The BSL-4 laboratory at the Wuhan Institute of Virology was constructed in partnership with French experts and completed in 2015. The lab was approved for high-risk pathogen research, or research with potentially pandemic pathogens, in 2018. After a biosafety laboratory is approved for full-scale research, the lab still requires regular maintenance and upkeep by a team that can both decontaminate equipment and recognize any potential weak points in the system.
The emails obtained from the FIOA suit show that in 2016, Yuan Zhiming, director of the BSL-4 laboratory at the WIV, had written to Jens Kuhn at the NIH asking about the best ways to disinfect airtight equipment and surfaces, and purify the ambient air (See page 5.) One issue was that the new lab was built with stainless steel walls. Stainless steel is prone to corrosion, which risks compromising the integrity of airtight seals, among other things.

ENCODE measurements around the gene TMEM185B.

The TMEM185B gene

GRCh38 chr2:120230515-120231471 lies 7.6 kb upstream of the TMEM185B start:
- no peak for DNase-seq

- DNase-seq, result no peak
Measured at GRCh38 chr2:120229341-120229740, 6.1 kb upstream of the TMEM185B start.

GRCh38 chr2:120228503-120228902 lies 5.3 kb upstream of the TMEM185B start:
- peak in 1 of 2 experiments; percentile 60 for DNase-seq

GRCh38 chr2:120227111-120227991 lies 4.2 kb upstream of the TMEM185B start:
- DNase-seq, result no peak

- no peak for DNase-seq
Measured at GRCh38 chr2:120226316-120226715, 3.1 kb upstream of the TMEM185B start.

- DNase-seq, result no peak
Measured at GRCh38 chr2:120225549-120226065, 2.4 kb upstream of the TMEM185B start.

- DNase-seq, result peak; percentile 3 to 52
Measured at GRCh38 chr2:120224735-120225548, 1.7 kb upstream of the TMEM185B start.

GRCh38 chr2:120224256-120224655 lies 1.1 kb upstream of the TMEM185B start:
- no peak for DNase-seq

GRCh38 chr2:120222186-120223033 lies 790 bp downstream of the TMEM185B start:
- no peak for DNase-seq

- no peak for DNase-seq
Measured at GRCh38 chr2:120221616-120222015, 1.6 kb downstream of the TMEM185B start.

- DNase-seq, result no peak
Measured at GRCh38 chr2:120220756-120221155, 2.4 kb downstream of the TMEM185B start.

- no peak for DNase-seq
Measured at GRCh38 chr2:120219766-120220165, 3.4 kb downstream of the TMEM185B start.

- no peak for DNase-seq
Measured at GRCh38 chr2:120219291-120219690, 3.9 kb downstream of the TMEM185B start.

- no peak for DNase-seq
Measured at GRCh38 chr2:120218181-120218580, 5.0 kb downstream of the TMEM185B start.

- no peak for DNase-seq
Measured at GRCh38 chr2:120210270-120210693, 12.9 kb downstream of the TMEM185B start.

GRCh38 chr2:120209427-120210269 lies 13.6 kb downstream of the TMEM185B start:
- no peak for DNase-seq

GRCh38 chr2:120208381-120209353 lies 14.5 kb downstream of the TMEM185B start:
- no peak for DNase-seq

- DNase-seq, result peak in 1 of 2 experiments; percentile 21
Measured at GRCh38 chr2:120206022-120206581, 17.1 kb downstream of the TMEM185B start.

Usually, the best way to clean stainless steel is with soap and water or a gentle powder cleaner. Cleaning staff can’t use bleach or any chloride-based cleaner on stainless steel, even if it’s diluted with water because it ends up removing the protective oxide layer from the surface. Ammonia-based cleaners can also damage stainless steel over time, and most industrial-based cleaners or common cleaning products are either chloride-based or ammonia-based.
However, because biosafety laboratories deal with pathogens, they require strong disinfectants that are used frequently. Certainly, a stainless steel laboratory would need special cleaning procedures and expensive cleaning products.
In 2019 Yuan noted in a review article on the future of biosafety laboratories in China that there was a lack of national coordination on biosafety materials and regulations as well as uncertainty regarding financial support for laboratory construction, operation, and maintenance. He notes that “[t]hese bottlenecks hamper the capacity of well-established laboratories to quickly respond to public health emergencies.” Later in the article, he also says that maintenance costs tend to be neglected in Chinese biosafety laboratories, and some BSL-3 laboratories run on no operational costs.